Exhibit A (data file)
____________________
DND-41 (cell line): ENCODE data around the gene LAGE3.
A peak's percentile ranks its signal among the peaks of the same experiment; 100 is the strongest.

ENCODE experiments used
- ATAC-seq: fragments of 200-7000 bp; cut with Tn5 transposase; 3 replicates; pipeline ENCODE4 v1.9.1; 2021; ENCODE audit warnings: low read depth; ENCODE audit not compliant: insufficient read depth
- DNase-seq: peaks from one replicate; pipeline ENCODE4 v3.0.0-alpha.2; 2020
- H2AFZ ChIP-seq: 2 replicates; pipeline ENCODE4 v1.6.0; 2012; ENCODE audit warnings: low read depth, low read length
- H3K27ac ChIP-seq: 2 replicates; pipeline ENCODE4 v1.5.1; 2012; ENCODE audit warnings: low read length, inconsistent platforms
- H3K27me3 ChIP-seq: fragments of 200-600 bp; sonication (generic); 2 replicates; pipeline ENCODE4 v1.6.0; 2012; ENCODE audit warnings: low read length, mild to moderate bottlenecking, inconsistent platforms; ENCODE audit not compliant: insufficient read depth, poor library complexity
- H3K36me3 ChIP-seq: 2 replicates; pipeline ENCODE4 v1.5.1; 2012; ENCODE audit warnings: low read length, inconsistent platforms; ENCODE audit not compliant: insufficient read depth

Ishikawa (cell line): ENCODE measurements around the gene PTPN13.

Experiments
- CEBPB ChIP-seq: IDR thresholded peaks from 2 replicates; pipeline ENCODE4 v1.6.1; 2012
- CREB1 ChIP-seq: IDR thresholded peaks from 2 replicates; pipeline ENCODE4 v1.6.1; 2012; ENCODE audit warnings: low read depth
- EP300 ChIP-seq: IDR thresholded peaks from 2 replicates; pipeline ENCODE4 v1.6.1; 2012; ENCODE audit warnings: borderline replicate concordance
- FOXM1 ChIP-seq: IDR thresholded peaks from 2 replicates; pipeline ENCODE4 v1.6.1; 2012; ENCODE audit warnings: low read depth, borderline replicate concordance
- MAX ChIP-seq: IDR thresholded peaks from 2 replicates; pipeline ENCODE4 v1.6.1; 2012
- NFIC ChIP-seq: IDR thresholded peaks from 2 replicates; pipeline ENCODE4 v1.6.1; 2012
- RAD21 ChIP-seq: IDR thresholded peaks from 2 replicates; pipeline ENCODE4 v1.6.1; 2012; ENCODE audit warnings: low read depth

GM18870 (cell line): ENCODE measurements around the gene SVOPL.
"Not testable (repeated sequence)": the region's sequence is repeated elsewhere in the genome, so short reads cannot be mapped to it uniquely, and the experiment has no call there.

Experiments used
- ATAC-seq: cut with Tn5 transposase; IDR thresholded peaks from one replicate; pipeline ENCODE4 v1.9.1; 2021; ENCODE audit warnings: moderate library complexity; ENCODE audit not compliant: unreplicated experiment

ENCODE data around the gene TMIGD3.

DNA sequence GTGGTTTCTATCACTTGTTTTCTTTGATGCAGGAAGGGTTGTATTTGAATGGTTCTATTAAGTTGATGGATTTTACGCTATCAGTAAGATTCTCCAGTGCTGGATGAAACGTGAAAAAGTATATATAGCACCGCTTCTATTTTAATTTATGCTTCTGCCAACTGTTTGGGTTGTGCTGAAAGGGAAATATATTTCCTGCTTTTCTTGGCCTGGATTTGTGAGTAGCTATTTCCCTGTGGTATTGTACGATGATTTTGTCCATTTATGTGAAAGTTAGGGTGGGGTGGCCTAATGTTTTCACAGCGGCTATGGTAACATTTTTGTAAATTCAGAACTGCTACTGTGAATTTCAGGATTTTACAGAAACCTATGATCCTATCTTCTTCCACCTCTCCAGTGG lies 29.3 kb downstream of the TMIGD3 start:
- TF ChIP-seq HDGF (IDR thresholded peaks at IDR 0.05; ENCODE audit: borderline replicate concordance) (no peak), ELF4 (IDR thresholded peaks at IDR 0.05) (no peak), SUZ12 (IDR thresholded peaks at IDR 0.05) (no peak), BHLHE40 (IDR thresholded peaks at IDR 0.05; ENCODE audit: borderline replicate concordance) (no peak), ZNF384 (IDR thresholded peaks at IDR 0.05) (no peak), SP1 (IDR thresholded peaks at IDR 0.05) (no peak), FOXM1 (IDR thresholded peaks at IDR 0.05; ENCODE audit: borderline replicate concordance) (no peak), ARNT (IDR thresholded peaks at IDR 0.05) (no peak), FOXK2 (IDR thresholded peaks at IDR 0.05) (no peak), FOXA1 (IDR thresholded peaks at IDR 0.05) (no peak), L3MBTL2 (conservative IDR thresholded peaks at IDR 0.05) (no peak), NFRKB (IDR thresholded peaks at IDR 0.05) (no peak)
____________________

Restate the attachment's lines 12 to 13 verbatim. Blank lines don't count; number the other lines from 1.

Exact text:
- CEBPB ChIP-seq: IDR thresholded peaks from 2 replicates; pipeline ENCODE4 v1.6.1; 2012
- CREB1 ChIP-seq: IDR thresholded peaks from 2 replicates; pipeline ENCODE4 v1.6.1; 2012; ENCODE audit warnings: low read depth